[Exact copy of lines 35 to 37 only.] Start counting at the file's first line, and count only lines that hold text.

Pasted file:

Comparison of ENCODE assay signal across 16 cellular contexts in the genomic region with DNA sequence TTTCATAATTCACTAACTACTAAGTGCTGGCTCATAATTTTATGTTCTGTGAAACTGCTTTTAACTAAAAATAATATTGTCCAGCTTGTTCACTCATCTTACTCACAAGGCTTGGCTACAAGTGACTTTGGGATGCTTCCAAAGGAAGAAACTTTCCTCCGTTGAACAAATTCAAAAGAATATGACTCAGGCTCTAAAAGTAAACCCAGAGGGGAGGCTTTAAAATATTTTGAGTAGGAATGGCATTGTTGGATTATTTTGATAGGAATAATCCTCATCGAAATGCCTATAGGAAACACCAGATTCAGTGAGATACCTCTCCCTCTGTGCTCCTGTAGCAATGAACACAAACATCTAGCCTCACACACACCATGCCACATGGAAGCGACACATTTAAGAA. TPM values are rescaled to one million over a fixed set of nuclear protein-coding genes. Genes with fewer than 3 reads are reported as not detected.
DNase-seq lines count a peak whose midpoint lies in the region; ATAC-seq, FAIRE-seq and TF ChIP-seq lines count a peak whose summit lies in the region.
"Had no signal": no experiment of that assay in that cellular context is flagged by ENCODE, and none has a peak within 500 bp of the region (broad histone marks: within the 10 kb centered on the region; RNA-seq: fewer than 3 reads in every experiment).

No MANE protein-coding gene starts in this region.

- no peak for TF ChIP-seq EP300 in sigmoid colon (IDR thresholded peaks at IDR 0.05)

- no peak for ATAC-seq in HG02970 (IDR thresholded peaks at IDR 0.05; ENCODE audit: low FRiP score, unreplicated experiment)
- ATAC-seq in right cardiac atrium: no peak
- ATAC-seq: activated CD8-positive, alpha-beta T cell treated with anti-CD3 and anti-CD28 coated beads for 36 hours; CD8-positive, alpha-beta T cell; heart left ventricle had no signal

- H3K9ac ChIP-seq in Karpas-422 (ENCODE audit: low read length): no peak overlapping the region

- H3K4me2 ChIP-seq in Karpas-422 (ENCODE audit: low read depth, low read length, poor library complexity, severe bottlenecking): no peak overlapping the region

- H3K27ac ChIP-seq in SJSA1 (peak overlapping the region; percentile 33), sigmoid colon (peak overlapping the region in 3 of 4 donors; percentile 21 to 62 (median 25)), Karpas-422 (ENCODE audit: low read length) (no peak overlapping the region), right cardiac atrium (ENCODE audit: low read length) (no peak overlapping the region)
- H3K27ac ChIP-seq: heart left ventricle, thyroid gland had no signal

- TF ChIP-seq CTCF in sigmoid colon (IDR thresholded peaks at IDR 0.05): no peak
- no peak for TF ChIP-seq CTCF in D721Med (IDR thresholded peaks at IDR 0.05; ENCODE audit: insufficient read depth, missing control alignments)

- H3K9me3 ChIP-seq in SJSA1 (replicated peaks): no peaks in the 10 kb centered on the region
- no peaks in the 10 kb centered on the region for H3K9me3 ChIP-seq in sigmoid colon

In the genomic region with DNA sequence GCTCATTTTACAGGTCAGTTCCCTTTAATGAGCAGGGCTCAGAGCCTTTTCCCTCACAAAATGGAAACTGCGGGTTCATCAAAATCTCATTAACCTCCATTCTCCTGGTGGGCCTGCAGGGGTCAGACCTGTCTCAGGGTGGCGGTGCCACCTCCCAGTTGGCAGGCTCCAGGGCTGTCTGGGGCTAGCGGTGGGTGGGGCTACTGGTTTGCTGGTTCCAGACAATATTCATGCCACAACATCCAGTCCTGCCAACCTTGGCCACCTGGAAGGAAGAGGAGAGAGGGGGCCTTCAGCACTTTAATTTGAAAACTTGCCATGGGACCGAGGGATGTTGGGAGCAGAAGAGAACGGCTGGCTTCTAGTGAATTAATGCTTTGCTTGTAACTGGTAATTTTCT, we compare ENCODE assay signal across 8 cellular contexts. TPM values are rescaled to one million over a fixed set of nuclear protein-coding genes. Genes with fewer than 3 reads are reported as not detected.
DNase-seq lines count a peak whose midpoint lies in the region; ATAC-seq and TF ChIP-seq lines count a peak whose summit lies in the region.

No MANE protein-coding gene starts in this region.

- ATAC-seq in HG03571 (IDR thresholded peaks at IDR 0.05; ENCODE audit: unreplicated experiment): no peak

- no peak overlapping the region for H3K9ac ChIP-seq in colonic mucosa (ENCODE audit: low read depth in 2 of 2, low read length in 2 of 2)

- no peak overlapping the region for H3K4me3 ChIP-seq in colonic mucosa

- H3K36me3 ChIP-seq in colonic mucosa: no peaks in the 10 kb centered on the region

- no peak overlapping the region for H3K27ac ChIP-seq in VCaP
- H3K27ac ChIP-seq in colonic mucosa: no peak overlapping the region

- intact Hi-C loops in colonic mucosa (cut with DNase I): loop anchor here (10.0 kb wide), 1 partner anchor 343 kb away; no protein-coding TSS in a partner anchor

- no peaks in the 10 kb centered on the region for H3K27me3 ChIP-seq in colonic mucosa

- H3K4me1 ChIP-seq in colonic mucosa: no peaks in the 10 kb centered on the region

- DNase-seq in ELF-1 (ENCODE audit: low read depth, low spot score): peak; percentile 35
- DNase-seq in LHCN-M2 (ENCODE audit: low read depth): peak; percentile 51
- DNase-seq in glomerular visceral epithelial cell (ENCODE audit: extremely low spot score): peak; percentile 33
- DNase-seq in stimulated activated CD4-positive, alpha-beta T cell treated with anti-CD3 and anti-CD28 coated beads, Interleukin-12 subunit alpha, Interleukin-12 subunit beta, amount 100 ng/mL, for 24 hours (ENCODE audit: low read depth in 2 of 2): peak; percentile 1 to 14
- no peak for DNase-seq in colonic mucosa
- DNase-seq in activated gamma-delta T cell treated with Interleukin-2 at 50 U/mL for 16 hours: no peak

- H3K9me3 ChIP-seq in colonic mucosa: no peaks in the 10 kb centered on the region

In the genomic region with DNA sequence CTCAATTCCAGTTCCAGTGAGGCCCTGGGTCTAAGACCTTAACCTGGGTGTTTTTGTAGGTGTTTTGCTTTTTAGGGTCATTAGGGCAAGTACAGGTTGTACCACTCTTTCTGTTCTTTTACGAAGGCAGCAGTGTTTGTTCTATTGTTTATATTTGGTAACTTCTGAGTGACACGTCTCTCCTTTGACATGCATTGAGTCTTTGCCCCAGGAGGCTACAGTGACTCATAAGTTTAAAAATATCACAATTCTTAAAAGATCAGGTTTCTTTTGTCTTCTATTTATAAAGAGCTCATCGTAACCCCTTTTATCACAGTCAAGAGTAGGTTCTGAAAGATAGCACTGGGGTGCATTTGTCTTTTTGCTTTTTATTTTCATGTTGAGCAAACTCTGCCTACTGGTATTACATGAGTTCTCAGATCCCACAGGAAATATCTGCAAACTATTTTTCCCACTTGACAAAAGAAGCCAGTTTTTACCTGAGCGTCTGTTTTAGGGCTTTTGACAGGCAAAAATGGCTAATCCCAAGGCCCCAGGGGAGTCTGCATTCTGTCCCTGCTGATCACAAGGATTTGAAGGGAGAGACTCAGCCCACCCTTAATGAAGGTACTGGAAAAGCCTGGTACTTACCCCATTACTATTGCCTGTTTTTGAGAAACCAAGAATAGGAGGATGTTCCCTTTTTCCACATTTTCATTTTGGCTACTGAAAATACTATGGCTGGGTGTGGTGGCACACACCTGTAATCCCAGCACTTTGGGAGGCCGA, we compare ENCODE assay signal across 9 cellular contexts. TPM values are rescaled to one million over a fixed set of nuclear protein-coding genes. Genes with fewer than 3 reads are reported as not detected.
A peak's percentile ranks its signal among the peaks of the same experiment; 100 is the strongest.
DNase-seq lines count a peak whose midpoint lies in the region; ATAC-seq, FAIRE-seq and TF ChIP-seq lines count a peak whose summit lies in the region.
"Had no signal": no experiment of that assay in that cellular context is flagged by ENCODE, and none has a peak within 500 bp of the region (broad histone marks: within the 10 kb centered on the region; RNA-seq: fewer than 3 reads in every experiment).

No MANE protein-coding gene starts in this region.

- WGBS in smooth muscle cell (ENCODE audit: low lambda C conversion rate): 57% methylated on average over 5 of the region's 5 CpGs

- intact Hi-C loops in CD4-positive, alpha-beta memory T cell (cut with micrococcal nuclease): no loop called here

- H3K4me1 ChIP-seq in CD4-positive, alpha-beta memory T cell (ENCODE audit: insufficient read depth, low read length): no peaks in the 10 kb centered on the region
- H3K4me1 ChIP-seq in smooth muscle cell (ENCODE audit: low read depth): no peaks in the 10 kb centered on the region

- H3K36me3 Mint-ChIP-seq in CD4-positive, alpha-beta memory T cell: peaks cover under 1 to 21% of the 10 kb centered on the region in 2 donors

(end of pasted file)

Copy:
- H3K9me3 ChIP-seq in colonic mucosa: no peaks in the 10 kb centered on the region

In the genomic region with DNA sequence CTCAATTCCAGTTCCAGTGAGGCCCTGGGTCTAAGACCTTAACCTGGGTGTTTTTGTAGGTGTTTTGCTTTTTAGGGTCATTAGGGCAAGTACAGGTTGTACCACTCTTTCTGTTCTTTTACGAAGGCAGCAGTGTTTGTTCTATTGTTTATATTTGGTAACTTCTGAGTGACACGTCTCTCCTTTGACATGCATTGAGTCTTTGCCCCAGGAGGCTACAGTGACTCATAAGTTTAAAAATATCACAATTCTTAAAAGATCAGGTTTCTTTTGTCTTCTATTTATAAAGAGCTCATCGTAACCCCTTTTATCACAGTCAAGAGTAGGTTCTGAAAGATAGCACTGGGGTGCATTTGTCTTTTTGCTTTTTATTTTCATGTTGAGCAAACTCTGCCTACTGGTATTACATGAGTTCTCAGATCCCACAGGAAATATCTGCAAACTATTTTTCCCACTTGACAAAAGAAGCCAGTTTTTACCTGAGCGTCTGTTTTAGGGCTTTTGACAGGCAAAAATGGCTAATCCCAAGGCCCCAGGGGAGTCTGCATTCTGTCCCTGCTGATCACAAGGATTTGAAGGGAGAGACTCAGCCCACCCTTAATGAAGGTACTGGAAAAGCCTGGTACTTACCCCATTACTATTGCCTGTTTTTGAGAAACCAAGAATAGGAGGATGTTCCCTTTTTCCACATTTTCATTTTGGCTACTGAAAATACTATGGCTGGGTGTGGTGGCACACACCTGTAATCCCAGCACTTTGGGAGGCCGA, we compare ENCODE assay signal across 9 cellular contexts. TPM values are rescaled to one million over a fixed set of nuclear protein-coding genes. Genes with fewer than 3 reads are reported as not detected.
A peak's percentile ranks its signal among the peaks of the same experiment; 100 is the strongest.